Infectious Disease

Infectious Disease

Infectious Disease
Infections are caused by viruses, bacteria, mold and other organisms and lead to conditions like flu, chicken pox, pneumonia, sore throat, rashes, malaria and other ills. An infection occurs when these germs attack the body, causing it to respond with antibodies and white blood cells to defend itself. Preventing infectious disease involves eating a healthy diet, getting proper exercise to keep the body strong, and keeping clean by washing hands regularly.

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    We always consult with a travel medical center like Northwestern Memorial Physicians Group Travel Center before we take a trip. A travel medicine specialist can review your unique itinerary, length of stay and current travel conditions/advisories before you go. Vaccine and medication recommendations will be tailored to that corner of the globe using the latest guidelines. The CDC also has a site with good information as well as the Department of State country sites. Better to be prepared than not.
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    Planes are excellent places to get sick because the area is closed and uses recycled air. This means that no matter where you are sitting on a plane, you could get germs from that ill patient sitting somewhere on the plane. The germs get sucked up into the ventilation system and dispersed to the rest of the plane. Studies have been done, and due to the ventilation system, those sitting closest to an ill patient aren't necessarily more apt to get the illness.
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    MRSA is very common. You can catch it in the community in which you live. You can also catch it in the hospital. One third of us carry around the germ without being affected by it. MRSA is most likely to be spread to an open wound.  Individuals that are prone to catch MRSA are young children with open wounds and people who participate in contact sports. In the hospital, patients are in greater danger of contracting MRSA infections as they have a weakened immune system.
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    Your risk for protozoan infections is increased by your exposure to the single-celled parasites that cause the condition or the insects that spread them. These parasites, referred to as protozoa, thrive in situations where modern sanitary methods are not practiced. They are often spread by mosquitoes or certain types of biting flies. Ingesting contaminated food or water heightens your risk of infection. If you have a weakened immune system, your risk is also increased.

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    Hand, foot and mouth disease is caused by a particular strain of the coxsackie virus. It causes typical symptoms of mouth sores, and painful lesions on the hands and feet, hence its name. Rarely, it can also cause inflammation of the brain and meninges.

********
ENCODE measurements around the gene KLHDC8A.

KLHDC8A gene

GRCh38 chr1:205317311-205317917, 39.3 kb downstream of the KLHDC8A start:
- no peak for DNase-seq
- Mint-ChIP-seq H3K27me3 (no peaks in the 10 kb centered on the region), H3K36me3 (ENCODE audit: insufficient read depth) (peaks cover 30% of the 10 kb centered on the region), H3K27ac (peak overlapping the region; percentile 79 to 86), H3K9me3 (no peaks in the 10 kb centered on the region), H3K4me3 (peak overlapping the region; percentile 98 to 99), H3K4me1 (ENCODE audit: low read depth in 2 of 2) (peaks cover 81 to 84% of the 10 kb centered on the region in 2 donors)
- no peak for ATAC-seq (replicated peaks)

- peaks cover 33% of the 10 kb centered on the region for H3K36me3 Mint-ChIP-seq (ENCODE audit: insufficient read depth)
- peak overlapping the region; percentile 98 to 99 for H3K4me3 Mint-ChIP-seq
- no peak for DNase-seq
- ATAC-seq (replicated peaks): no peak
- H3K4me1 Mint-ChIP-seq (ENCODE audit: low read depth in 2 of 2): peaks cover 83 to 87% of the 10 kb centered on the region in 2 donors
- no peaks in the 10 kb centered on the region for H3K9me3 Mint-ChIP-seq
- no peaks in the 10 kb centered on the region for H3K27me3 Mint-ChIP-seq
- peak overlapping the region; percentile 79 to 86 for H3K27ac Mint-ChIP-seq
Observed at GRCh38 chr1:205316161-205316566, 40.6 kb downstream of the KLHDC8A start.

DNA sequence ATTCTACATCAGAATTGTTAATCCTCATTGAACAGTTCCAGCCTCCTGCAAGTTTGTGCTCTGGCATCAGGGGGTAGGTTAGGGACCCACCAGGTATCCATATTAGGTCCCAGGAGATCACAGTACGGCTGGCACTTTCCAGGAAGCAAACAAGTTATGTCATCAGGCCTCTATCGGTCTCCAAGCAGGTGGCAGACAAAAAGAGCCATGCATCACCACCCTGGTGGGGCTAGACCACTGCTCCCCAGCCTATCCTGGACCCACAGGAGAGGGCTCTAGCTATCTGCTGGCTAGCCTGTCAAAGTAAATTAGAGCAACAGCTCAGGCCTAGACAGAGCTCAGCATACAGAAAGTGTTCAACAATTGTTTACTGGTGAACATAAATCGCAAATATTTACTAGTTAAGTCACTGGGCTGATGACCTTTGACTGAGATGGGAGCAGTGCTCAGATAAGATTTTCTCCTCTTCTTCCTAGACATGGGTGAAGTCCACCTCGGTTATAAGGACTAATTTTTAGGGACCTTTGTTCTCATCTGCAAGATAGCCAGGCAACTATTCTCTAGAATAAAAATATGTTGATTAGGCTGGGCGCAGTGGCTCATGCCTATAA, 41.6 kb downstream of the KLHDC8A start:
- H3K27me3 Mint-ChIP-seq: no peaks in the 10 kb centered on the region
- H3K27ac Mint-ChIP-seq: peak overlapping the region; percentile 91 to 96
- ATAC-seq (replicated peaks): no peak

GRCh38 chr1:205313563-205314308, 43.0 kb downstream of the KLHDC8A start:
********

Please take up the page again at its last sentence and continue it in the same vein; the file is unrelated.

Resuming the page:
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    The best way to protect your children from protozoan infections is to limit their exposure to the single-celled parasites that cause the condition. Parasites thrive in unsanitary conditions and can be introduced into the human body through the ingestion of contaminated food or through the bite of mosquitoes and certain flies. Some protozoan infections can be passed from a mother to her unborn child.

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    There is no cure or specific treatment for hand, foot and mouth disease. The infection must be allowed to run its course. Treatment is supportive with the use of NSAIDs (nonsteroidal anti-inflammatory drugs) such as ibuprofen, acetaminophen for pain and fevers and adequate hydration.
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    A Nursing, answered on behalf of
    How can I avoid getting sepsis?
    Handwashing is one of the best ways to avoid sepsis, says Liz Rigney, RN, of HCA Englewood Community Hospital. Watch this video to learn more.
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    Typical symptoms of hand, foot and mouth disease include painful sores in or around the mouth and nose as well as on the hands and feet in addition to fever. Rarely, the virus that causes the disease can infect the central nervous system and cause meningitis with typical symptoms of altered mental status, stiff neck and muscles and seizures.
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    A , Pediatrics, answered

    In addition to fever for a few days with painful sores in the mouth, there is often a blister-like rash on the hands, feet, and sometimes the diaper area. The rash may also be tender, especially on the bottom of the feet, so your child may not want to walk.

    Fortunately, the discomfort will soon pass and nothing needs to be applied to the rash. All symptoms are caused by a coxsackievirus and will improve on their own. Your pediatrician may advise you to try acetaminophen or ibuprofen for the discomfort.

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